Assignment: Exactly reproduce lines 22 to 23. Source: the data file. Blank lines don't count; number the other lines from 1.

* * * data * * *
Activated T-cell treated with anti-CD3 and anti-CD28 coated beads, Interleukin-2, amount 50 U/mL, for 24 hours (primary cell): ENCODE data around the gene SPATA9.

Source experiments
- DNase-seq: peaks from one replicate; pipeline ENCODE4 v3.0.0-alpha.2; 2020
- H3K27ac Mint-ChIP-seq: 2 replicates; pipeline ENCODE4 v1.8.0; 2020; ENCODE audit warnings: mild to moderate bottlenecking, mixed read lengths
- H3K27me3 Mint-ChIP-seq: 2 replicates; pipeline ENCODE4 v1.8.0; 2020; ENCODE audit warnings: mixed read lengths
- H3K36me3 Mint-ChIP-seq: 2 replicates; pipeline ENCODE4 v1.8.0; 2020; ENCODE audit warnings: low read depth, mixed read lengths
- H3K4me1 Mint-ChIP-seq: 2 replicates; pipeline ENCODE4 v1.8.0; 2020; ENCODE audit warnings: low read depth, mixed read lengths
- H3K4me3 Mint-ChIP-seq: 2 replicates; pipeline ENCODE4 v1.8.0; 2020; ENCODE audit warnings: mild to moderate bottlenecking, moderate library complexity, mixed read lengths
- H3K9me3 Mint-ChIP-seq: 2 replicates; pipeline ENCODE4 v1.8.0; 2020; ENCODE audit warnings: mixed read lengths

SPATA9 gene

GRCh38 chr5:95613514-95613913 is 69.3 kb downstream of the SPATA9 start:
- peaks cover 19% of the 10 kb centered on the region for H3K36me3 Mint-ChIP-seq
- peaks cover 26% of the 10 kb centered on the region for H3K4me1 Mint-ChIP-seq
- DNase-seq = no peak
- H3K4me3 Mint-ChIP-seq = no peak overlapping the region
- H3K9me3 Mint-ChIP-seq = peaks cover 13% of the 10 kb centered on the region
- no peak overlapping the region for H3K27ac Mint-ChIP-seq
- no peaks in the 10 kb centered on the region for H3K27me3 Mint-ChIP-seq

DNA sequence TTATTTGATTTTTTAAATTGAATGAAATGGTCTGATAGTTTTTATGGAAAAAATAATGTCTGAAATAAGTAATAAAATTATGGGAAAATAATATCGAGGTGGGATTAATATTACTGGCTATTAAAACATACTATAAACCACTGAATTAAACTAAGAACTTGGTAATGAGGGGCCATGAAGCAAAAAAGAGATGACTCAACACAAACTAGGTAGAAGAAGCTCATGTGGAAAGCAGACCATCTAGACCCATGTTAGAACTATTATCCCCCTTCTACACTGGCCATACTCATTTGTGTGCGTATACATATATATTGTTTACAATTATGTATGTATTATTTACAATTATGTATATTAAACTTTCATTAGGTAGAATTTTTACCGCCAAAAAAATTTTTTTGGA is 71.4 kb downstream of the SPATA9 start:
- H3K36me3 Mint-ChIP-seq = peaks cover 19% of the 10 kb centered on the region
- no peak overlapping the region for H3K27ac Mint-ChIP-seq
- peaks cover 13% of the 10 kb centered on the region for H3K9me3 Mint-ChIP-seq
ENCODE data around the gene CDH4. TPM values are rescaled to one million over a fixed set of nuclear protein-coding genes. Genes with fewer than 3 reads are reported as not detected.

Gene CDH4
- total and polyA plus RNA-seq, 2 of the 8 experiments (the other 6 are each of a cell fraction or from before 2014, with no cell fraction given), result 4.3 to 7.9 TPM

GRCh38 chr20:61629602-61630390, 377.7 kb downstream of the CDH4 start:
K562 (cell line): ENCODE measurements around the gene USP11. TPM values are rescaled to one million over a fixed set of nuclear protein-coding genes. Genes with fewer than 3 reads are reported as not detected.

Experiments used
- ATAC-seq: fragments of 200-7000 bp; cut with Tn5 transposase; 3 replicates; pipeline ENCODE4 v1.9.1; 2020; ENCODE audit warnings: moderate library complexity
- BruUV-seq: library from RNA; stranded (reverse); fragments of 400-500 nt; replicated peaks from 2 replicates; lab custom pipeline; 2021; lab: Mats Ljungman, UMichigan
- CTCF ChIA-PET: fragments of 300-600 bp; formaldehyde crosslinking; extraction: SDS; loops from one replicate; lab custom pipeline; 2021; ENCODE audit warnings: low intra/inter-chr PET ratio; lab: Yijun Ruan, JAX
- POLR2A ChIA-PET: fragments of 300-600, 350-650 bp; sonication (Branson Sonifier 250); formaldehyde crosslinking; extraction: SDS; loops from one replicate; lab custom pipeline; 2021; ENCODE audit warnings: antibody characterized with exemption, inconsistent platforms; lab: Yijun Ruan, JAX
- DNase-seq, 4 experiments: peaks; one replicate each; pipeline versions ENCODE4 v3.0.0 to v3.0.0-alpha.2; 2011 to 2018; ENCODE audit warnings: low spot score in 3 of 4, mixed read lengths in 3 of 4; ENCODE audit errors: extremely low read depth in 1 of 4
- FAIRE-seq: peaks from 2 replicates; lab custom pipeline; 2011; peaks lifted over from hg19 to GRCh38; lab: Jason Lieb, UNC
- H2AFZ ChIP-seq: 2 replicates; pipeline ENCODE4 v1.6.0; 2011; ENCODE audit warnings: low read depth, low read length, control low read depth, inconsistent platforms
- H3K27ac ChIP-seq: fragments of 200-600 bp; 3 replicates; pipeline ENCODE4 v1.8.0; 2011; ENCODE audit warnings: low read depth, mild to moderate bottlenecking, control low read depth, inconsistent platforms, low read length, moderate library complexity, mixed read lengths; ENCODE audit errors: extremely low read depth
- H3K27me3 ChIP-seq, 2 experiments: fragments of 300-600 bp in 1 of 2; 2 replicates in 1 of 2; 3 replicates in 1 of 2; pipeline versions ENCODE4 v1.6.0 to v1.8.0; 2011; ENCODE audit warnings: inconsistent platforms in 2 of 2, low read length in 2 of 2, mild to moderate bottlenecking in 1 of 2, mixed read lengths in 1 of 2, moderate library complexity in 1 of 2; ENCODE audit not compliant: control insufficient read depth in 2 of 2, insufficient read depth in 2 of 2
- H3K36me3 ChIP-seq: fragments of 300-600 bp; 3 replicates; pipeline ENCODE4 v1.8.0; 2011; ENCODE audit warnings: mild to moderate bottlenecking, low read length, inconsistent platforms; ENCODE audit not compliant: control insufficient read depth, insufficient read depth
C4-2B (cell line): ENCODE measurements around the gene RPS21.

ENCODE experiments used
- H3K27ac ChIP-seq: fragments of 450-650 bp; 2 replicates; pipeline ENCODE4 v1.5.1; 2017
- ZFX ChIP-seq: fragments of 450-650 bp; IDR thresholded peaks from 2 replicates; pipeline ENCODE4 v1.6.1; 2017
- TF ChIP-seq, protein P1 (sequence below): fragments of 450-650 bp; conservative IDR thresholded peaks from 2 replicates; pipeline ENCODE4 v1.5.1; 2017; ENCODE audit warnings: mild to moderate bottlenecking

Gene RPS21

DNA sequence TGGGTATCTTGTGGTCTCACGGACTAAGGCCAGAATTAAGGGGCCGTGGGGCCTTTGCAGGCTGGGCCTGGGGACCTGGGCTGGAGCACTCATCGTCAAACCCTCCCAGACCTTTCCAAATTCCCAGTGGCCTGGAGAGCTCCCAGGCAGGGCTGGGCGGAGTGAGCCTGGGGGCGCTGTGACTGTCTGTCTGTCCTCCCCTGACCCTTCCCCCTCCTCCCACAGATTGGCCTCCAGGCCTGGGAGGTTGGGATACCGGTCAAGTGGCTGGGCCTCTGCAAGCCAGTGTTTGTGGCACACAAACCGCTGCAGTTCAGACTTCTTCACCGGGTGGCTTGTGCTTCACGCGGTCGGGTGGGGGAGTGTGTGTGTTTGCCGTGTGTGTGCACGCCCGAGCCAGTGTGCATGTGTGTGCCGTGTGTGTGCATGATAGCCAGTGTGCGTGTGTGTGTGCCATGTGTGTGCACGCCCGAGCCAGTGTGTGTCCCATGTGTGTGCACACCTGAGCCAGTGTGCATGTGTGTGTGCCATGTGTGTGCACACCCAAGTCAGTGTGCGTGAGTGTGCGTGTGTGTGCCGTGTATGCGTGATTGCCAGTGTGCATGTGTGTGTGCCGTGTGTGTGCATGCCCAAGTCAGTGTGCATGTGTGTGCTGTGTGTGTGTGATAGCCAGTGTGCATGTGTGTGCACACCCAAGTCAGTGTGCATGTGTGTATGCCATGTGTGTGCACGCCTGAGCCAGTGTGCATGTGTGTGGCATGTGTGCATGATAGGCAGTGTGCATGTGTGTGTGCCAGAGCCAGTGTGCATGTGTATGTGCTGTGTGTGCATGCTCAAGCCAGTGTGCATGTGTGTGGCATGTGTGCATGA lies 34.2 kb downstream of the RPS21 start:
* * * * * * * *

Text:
- peaks cover 13% of the 10 kb centered on the region for H3K9me3 Mint-ChIP-seq
ENCODE data around the gene CDH4. TPM values are rescaled to one million over a fixed set of nuclear protein-coding genes. Genes with fewer than 3 reads are reported as not detected.